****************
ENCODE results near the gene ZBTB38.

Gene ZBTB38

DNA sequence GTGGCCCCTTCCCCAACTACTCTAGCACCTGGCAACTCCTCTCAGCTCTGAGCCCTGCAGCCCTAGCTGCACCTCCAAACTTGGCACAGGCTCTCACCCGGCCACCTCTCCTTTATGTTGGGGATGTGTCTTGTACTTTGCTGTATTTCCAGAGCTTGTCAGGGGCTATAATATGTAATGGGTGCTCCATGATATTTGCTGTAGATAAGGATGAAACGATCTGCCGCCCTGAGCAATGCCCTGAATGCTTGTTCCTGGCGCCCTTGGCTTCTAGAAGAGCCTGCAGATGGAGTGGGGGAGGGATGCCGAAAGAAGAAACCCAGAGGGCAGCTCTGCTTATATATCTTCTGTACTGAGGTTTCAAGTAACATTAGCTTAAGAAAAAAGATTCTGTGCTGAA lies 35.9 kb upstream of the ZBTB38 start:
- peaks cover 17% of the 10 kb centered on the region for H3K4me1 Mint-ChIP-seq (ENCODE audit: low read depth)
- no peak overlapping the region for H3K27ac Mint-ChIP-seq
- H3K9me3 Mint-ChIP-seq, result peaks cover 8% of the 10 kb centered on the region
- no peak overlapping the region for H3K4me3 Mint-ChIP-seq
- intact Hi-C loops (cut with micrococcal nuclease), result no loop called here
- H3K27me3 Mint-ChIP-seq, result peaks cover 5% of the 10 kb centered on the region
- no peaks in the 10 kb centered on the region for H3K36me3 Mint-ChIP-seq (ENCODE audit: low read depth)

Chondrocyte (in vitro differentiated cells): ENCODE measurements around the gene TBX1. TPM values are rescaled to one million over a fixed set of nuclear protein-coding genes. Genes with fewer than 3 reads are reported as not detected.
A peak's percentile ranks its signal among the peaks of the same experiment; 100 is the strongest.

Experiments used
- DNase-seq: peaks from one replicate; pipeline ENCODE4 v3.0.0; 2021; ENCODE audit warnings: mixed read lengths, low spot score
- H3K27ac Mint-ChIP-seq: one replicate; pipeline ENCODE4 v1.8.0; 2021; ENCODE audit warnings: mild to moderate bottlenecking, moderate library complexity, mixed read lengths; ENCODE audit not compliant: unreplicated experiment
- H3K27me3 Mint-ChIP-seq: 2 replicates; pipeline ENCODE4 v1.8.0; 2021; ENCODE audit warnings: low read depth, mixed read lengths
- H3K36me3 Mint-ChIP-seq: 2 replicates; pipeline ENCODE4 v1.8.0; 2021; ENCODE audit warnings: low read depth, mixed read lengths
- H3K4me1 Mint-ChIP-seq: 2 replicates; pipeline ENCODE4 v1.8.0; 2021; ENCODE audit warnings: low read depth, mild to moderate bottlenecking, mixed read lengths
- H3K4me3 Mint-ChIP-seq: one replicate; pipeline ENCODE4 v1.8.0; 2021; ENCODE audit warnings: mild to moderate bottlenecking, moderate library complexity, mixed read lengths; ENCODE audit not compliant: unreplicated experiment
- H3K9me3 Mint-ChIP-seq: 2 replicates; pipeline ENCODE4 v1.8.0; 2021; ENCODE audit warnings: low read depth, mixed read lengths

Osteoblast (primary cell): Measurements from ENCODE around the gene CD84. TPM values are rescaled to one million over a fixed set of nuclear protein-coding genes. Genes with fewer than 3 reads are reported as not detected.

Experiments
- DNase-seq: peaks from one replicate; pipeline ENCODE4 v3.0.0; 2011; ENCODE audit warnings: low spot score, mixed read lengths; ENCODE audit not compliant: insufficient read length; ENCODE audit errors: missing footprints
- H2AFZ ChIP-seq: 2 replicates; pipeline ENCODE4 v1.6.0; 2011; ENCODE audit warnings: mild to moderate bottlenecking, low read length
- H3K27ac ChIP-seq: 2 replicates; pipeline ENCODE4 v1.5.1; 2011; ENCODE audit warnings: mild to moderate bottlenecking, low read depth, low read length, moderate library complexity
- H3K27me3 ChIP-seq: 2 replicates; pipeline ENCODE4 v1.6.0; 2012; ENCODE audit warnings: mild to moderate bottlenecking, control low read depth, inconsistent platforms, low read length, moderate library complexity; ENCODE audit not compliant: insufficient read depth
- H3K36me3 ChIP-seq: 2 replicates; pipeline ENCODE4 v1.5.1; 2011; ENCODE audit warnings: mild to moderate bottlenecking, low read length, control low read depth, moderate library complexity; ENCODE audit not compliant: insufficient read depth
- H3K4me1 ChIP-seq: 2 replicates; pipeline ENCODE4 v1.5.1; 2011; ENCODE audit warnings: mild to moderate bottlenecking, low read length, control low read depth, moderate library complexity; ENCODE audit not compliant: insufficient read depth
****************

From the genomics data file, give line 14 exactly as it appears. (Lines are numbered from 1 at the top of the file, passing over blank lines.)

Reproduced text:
- DNase-seq: peaks from one replicate; pipeline ENCODE4 v3.0.0; 2021; ENCODE audit warnings: mixed read lengths, low spot score